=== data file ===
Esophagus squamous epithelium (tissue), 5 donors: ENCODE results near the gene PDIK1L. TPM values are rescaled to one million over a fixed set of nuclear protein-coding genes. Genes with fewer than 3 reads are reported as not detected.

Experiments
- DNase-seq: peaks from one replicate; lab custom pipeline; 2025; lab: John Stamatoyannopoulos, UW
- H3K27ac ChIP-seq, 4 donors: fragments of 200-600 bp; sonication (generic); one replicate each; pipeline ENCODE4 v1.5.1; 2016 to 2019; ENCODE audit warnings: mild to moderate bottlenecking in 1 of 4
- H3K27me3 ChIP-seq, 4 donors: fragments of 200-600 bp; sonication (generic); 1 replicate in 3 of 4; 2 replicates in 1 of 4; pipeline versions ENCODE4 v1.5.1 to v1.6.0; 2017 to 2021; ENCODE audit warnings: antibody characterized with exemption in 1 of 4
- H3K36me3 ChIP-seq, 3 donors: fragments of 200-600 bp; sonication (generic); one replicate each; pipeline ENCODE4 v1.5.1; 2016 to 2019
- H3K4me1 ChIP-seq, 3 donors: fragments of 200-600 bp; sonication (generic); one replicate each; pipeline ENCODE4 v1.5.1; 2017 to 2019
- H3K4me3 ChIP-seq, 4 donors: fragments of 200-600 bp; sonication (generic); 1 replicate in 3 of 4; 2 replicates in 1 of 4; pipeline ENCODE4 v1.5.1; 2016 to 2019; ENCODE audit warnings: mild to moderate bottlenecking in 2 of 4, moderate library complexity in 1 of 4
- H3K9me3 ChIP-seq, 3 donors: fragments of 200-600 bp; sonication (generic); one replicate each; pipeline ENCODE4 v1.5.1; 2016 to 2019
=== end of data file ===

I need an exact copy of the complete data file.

Esophagus squamous epithelium (tissue), 5 donors: ENCODE results near the gene PDIK1L. TPM values are rescaled to one million over a fixed set of nuclear protein-coding genes. Genes with fewer than 3 reads are reported as not detected.

Experiments
- DNase-seq: peaks from one replicate; lab custom pipeline; 2025; lab: John Stamatoyannopoulos, UW
- H3K27ac ChIP-seq, 4 donors: fragments of 200-600 bp; sonication (generic); one replicate each; pipeline ENCODE4 v1.5.1; 2016 to 2019; ENCODE audit warnings: mild to moderate bottlenecking in 1 of 4
- H3K27me3 ChIP-seq, 4 donors: fragments of 200-600 bp; sonication (generic); 1 replicate in 3 of 4; 2 replicates in 1 of 4; pipeline versions ENCODE4 v1.5.1 to v1.6.0; 2017 to 2021; ENCODE audit warnings: antibody characterized with exemption in 1 of 4
- H3K36me3 ChIP-seq, 3 donors: fragments of 200-600 bp; sonication (generic); one replicate each; pipeline ENCODE4 v1.5.1; 2016 to 2019
- H3K4me1 ChIP-seq, 3 donors: fragments of 200-600 bp; sonication (generic); one replicate each; pipeline ENCODE4 v1.5.1; 2017 to 2019
- H3K4me3 ChIP-seq, 4 donors: fragments of 200-600 bp; sonication (generic); 1 replicate in 3 of 4; 2 replicates in 1 of 4; pipeline ENCODE4 v1.5.1; 2016 to 2019; ENCODE audit warnings: mild to moderate bottlenecking in 2 of 4, moderate library complexity in 1 of 4
- H3K9me3 ChIP-seq, 3 donors: fragments of 200-600 bp; sonication (generic); one replicate each; pipeline ENCODE4 v1.5.1; 2016 to 2019